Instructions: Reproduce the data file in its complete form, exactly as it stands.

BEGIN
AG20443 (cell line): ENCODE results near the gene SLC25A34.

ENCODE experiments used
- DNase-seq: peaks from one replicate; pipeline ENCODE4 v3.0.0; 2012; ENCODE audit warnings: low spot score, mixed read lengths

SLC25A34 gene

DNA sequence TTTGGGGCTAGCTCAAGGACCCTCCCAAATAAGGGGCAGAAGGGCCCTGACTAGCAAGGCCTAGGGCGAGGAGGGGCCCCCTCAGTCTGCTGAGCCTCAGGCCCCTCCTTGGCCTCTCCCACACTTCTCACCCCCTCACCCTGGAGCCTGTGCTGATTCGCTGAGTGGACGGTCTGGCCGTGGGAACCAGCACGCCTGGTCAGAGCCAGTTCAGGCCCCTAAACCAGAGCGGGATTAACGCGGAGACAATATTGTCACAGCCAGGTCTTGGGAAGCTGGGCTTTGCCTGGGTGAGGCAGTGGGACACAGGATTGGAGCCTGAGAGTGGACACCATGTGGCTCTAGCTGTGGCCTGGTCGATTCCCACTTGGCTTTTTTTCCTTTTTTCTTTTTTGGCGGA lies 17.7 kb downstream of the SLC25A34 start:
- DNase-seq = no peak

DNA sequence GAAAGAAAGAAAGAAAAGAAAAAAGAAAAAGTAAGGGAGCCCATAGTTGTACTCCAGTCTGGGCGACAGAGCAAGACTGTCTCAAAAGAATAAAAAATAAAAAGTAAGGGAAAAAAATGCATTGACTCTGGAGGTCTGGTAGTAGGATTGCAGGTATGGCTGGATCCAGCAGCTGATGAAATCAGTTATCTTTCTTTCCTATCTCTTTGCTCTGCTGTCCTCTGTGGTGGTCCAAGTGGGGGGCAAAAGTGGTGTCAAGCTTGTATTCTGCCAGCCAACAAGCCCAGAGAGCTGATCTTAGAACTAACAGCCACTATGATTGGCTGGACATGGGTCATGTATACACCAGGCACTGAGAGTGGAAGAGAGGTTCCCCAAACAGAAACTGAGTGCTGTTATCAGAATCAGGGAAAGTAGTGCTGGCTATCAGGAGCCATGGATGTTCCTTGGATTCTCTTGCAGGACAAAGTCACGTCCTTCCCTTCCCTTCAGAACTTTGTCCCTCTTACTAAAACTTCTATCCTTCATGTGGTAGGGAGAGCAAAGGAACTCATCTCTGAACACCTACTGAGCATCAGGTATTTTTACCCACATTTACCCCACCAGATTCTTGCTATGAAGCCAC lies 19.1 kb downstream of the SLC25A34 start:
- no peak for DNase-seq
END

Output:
AG20443 (cell line): ENCODE results near the gene SLC25A34.

ENCODE experiments used
- DNase-seq: peaks from one replicate; pipeline ENCODE4 v3.0.0; 2012; ENCODE audit warnings: low spot score, mixed read lengths

SLC25A34 gene

DNA sequence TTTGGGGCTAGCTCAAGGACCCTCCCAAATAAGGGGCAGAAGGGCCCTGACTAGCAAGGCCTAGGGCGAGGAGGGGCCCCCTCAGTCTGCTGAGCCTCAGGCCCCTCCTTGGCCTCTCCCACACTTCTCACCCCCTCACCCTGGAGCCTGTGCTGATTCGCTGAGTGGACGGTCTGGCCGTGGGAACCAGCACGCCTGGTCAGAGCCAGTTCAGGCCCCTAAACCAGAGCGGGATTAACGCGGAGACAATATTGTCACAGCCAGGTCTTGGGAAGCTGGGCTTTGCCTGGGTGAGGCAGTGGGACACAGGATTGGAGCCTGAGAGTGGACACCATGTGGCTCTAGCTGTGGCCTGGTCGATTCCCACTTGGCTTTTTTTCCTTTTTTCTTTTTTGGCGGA lies 17.7 kb downstream of the SLC25A34 start:
- DNase-seq = no peak

DNA sequence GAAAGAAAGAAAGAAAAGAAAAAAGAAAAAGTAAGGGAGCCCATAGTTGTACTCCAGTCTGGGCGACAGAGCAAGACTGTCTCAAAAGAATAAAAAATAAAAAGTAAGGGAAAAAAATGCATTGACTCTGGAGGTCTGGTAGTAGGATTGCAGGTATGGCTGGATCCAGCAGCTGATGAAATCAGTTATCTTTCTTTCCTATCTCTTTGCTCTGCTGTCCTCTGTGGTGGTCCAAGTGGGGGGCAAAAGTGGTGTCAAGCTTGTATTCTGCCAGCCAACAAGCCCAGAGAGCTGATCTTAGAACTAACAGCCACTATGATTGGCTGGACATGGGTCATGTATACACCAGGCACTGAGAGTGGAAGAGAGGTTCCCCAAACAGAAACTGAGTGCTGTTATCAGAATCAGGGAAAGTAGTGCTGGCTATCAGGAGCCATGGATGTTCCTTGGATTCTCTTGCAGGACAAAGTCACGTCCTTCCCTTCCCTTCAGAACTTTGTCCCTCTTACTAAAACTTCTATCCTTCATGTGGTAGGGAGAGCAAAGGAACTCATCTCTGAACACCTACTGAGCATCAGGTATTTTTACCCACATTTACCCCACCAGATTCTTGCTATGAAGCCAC lies 19.1 kb downstream of the SLC25A34 start:
- no peak for DNase-seq